One of the best resources we have in La Crosse, in fact in the whole country, in big cities and small towns, is the public library. When parents share their concern with me that their children are not interested in reading, I ask them how often they go to the library.
Making frequent family visits to the library as part of a regular routine is a significant statement to our children that reading and books are a valued and shared part of our family life. For kids to choose to read, to regard books as special treasures, they need to feel surrounded by them – by the printed word – both fiction and non-fiction.
When I volunteered at an elementary school library, I was surprised to learn that the first graders were only allowed to check out books from the easy-reader-section. I observed many of the children, boys in particular, craning their necks and trying to escape to the non-fiction aisles where dinosaurs, space ships, snakes and rocks held their secrets. True, these eager youngsters probably can’t read every word in these non-fiction books. They might even need an adult to share this information with them. But with their curiosity peaked and knowledge budding, this could very well be the catalyst that propels them forward to becoming intellectually curious and life-long reading enthusiasts.
Think of the process of learning to read as an ice berg. As important as reading skills such as letter recognition, sight words and phonics are, experts still consider these skills to be at the very tip of this reading ice berg. To become an independent reader with excellent comprehension, interest and recall, the rest of this reading ice berg is comprised of a child’s disposition toward reading. Do they love books, stories, information? Do they enthusiastically associate reading with positive experiences, make connections to their life and view books as a choice both for personal enjoyment and information?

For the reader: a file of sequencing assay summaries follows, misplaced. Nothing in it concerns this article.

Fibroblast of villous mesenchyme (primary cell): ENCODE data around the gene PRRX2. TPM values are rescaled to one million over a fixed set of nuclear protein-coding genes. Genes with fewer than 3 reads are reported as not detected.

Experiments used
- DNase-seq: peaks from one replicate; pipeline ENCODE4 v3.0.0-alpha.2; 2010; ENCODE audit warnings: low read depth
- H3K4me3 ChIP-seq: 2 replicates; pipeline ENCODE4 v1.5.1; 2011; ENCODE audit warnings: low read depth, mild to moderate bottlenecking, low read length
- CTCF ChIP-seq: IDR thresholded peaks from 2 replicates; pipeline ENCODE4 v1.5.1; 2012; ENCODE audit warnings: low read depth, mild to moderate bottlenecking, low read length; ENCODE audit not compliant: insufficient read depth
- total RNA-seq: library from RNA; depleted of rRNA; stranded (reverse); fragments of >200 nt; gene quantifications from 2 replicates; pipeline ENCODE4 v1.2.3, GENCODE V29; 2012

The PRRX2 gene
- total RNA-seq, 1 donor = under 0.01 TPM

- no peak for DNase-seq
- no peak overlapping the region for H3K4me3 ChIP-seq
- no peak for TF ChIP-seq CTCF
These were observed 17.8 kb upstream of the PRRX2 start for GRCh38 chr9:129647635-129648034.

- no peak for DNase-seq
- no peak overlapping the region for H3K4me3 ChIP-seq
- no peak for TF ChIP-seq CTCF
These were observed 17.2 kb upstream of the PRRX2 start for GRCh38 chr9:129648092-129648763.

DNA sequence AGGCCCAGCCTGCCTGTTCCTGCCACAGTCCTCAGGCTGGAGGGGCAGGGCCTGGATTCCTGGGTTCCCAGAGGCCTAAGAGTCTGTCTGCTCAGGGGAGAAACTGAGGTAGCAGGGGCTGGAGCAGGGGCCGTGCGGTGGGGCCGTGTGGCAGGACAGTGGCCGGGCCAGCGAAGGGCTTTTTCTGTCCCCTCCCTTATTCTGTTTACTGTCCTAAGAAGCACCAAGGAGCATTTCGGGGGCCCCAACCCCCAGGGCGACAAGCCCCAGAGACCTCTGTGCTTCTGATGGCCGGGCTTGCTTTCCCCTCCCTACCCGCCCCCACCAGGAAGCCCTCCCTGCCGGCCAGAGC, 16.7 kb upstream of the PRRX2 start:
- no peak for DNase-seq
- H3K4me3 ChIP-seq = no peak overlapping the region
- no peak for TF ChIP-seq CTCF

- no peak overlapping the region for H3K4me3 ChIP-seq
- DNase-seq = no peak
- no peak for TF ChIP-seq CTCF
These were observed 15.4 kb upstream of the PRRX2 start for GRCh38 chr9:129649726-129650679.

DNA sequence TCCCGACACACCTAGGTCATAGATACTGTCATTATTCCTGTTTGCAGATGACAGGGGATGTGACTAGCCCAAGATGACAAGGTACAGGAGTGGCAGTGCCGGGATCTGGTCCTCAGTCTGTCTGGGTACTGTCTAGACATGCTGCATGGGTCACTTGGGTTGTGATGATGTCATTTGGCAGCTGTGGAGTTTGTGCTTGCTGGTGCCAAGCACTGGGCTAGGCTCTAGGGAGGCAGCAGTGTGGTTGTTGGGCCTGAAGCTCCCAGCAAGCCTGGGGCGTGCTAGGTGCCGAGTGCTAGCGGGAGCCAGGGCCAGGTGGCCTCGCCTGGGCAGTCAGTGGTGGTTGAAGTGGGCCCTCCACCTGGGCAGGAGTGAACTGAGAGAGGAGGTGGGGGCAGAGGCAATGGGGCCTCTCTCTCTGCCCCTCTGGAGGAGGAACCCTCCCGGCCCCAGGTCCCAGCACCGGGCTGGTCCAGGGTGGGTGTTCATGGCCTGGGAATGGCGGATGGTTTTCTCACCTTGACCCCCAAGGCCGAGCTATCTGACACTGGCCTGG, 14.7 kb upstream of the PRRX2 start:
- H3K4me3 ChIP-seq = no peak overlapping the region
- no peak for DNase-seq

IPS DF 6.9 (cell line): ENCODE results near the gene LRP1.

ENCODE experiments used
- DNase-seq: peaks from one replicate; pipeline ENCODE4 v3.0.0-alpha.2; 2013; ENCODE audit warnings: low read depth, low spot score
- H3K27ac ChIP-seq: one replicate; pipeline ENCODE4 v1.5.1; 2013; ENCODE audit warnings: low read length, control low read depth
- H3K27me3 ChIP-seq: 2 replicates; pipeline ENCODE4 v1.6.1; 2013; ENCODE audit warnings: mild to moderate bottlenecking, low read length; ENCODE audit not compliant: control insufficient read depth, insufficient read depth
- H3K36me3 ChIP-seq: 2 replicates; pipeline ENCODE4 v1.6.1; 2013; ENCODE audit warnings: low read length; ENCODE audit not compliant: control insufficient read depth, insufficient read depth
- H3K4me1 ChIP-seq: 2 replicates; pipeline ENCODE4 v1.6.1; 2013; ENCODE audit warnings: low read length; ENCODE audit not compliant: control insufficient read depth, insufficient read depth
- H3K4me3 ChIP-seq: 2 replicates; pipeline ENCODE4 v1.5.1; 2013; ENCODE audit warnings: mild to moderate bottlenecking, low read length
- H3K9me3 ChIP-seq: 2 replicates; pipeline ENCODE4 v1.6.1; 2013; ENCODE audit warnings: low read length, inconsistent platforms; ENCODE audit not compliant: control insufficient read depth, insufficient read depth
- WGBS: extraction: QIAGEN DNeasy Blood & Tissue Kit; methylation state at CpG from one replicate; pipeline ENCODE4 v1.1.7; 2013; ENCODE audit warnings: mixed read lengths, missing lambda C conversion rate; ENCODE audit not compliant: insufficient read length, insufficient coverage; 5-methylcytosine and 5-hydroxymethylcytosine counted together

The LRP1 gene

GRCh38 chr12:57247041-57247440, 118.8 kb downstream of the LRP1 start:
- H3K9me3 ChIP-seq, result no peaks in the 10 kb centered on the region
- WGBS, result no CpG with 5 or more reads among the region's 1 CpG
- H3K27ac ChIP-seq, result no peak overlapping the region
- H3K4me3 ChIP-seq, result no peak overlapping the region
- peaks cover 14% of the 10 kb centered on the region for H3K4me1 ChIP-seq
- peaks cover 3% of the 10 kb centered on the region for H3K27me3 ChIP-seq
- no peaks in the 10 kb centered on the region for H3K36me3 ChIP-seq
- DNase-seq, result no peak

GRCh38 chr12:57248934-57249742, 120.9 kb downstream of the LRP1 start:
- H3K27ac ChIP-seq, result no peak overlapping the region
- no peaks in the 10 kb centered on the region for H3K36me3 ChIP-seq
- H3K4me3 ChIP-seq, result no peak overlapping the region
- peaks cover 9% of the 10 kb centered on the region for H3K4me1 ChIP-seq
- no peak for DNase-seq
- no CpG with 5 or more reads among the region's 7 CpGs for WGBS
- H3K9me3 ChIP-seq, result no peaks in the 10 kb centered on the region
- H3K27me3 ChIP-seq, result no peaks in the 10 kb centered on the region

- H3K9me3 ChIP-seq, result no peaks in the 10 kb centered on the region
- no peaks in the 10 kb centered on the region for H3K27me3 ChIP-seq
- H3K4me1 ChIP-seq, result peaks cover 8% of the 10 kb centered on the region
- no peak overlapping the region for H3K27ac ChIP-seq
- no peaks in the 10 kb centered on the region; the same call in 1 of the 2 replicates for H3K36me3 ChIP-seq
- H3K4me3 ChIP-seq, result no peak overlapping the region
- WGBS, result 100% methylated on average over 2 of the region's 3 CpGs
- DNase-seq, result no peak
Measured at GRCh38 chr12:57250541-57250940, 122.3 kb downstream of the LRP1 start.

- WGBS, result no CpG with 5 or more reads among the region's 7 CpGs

I talked with a parent at the beginning of the summer who was concerned that her first grader lagged behind some of his classmates in his reading skills. She was having a very difficult time getting him to read aloud to her and working, as well, in some phonics workbooks she had purchased. It was turning into a challenging battle each day. I suggested that she begin reading aloud to him from beginning chapter books – just for fun, no pressure. Let him hear the rhythm of more complex words, sentences and content than the material he could master on his own. Share with him the suspense of a Box Car Children book or the fun and imagination of My Father’s Dragon or a Roald Dahl book. Fill him with the love of stories, characters, information, intrigue, humor that you both can share. Surround him with non-fiction books of his own interest – with no requirements made – just left there for him to discover and explore.
And then watch what happens in the fall!
Giving the love of books and reading to a child is a true gift. It will fill their days (no one who loves to read is ever bored) and their minds with adventures, ideas and understanding of themselves and other people and places around the world. Priceless!